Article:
ford J ones, 20, student from Green
vHle,' S. Cr, suffered a possible f rac
tiitred skull and severe laceration of
According to Jones, the man
had picked them : up- was driving reck
lessly down Strowd Hill, and Bassinc
up .a long stream of motorists when
he suddenly veered -into "a, ditch.' When
the driver lost control, the . car ran
into a stone fence, shattering thp
windshield and cutting the three oc
cupants of the car. The driver,
whose name was not recorded, suf
fered a, broken nose. The three were
rushed to the Chapel Hill infirmary
where thoir injuries , were Seated.
Gaston County Meets
First Time This Fall ; :
" Gaston County Club will moot iri
one of the ocial rooms of the "Y"
Thursday at 10:00 p. m. New mem
bers will be initiated at this mPPt.
ng. President Froneberger urges that!
ail freshmen from 'Gaston County
and all other students from that Coun
ty attend this meeting. The purpose
of this organization is to encourage
social contact between the students
of the Gaston area.
John Mills University Employee
And Five Persons Hurt
- -'Here.'-' 'V'--v
Two people were severely injured,
narrowly escaping death, - and four
others were badly shaken in a three
automobile accident .'; on the Chapel
Hill-Durham hip-hwa a
miles from, ChaperHill earlv Satur
day evening.'" V :v ' ;
The injured Tare': John W.' Mills,
employee of the University-five
stitcnes m the forehead and lacerated
scalp and face? Mrs. P. M. Mills.' 51.
lacerated forehead. Dr. N. M. Gibbs,
driver of one car, New Bern, badly
shaken; C. B. Ferris, , G. A. Barden,
and J. F. Pugh, all of New Bern,
badly shaken. V - .-' ;
Dr. Gibbs Gives Aid -:v
' Drv Gibbs administered first aid
to the injured couple and then' rush
ed them to the University infirmary
where six stitches were taken in Mill's
forehead. Save for a -few minor
bruises , and shocks, Mrs". Mills was
uninjured. . -; ... ,. .-.
The hit-and-run motorists . sped on
his way at a high rate of speed, wit
nesses said. A passing motorist gave
chase and overtook" the roadster in
Durham. , Police were . called and
took the alleged driver, Joseph
uooaman, Jr., .Greensboro, into cus
today. Goodman denied to police that
he had been in any accident and was
released when calls to the Gharri
Hill police divulged that he was not
May Act Fqu Bills For
one Company tnd
oad casting- Unit
The Tar Heel's New Dress
Today we present the Tar
' Heel' in its latest evolution. The
progress of . the paper, from a
little sheet issued irregularly
by tbe. atleiic s :: association to
, the presenf,,! tri-weekly considr
ered by critics, .tqf be one of the
best in the south has been one
of constant growth:
The use of headlines began
as early as 1460, but they were
, never used ' in the modern sense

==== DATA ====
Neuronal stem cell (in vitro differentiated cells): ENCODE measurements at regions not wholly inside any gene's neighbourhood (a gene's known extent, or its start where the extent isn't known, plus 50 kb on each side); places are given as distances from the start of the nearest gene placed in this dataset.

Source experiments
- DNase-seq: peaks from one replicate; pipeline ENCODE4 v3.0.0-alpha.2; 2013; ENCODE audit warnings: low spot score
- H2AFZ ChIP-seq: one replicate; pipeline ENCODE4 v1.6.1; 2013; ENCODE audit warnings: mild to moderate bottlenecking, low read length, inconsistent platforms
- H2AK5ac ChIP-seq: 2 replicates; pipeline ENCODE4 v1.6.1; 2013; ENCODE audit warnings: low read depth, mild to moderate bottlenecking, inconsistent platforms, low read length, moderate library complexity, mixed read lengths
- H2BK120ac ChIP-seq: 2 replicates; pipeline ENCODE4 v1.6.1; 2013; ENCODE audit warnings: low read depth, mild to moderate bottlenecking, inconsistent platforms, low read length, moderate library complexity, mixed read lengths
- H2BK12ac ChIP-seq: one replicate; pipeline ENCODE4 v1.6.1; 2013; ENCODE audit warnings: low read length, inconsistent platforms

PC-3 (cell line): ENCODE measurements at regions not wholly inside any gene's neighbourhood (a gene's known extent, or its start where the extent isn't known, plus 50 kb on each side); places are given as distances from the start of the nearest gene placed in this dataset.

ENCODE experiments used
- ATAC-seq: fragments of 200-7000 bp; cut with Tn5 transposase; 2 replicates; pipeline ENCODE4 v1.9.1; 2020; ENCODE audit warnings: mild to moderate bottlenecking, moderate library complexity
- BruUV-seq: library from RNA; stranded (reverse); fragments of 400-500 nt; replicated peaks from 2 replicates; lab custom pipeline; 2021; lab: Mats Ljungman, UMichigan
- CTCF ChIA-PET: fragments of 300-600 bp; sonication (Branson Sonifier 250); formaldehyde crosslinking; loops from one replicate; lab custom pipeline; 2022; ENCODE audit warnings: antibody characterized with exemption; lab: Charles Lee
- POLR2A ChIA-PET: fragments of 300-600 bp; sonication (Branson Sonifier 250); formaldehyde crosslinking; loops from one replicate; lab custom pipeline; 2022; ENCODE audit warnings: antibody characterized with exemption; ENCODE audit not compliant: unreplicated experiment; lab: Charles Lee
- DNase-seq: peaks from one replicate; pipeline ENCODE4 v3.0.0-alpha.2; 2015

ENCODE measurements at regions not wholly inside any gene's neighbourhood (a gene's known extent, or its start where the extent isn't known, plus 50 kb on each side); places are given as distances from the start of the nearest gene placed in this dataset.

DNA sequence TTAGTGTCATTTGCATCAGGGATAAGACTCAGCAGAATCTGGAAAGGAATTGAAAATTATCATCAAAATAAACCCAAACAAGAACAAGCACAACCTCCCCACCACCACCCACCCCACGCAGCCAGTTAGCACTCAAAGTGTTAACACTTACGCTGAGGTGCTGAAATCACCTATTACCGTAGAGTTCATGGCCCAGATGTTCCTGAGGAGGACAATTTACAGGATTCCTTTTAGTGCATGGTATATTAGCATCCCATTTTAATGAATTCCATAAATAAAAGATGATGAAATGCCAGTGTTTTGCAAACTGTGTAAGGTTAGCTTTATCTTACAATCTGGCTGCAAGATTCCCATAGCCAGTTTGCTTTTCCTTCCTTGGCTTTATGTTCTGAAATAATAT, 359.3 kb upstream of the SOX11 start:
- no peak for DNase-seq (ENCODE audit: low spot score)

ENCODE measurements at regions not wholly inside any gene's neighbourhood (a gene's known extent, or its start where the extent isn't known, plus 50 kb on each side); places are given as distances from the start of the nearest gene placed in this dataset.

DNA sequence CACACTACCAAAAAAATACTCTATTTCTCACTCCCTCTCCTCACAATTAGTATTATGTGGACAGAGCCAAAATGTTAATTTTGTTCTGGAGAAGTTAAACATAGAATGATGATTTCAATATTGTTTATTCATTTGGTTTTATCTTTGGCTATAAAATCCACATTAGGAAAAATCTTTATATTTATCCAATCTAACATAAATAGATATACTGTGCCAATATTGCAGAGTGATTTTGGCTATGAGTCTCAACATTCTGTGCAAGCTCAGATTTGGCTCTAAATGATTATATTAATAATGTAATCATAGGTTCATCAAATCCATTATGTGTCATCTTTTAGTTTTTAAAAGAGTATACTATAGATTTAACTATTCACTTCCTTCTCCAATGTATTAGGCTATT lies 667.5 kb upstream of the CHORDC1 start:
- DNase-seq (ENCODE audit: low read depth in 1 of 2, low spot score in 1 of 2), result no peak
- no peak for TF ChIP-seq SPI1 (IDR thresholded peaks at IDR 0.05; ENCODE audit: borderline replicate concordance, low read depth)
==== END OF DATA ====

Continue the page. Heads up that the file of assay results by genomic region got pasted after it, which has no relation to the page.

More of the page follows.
until the events of the Spanish
' American ; War and the advent
of modern journalism and its
thrill; seeking brought s into im
portance tiie" use of 'heads as.
story tellers.. They reached
their screeching height .during
the World War, when The Chi
cago Tribune ran streamers
measuring about two and five
sixths inches in heighth.
This paper- is. interested in
presenting ; attractive modern
"make-up" to "aid its readers' in
the assimilation of its news,
and in its slightly changed ap
pearance is pleased to follow
the splendid leadership of the
very good commercial dailies -of
the state. i
Films Would Be Released All
Over Continent and Possibly
England; Hookup With 48
States. - -
MAY MAKE COAST TO COAST
TOUR DURING THE SUMMER
Woof ter To Survey
Proposes to Find Where Students'
Year of Varied and Colorful Existence
Encounter Stiff Opposition from -Faculty in Early Days
Publication; Present Form Dates from' .1925 When
; .. It Became ' Tri-weekly. ?
Professor Paul John Weaver head
of the University of North Carolina
music department has just returned
from the annual meeting of the East
ern Tennessee State Teachers' Asso
ciation which met in Knoxville last
week end. ; - : . '' " .
At the meeting Professor Weaver
gave a lecture on "The Cultivation of
Discrimination in Music." He was
also judge of the contest between a
group of state High School Glee
Clubs which sang, at the conference.
Knoxville High was awarded first
For half a century the. Carolina
Magazine was the only student publi
cation on the campus. Aside from its
function as a literary organ it was
burdened with the general news of
the campus. In 1891, however, there
appeared the. Chapel HUlian a -wjeekly
newspaper that relieved the magazine
of its news. But due to opposition
by the faculty-Ocombined with bad
management the Chapel HUlian soon
succumbed. The magazine had for a
long 'time urged the establishment of
a student newspaper. , - ;
In February of 1893 the "Tar Heel"
made its first appearance. It was a
four column, four page weekly issued
by the Athletic Association. It was
printed on cheap paper and contained
no headlines. There were no adver
tisements in the first issue, but in the
second six ads appeared; one was on
the front page advertising De B. Whi
taker, engraving and fancy stationery.
The paper had much looseness in
management and very little regularity
V After a year of fair success a rival
publication appeared called The Blue
and White. It was a weekly news-i
imper ana announced itself to
'Friends of the University, lovers of
justice and right", and stated that
"The Tar Heel is controlled exclusively
by-fraternity men." . From this publi
cation the. impression- has gone
throughout the state that the frater
nity men are only students at the
University. It is the object of this
paper, to correct such an impression."
The Blue and White sought to revive
the -Literary societies: .At one time
it declared, "There . is only one -way
to revive college' spirit abolition of
fraternities forever." The Tar Heel
always 'was cordial and polite to the
Blue and White wjiile it was often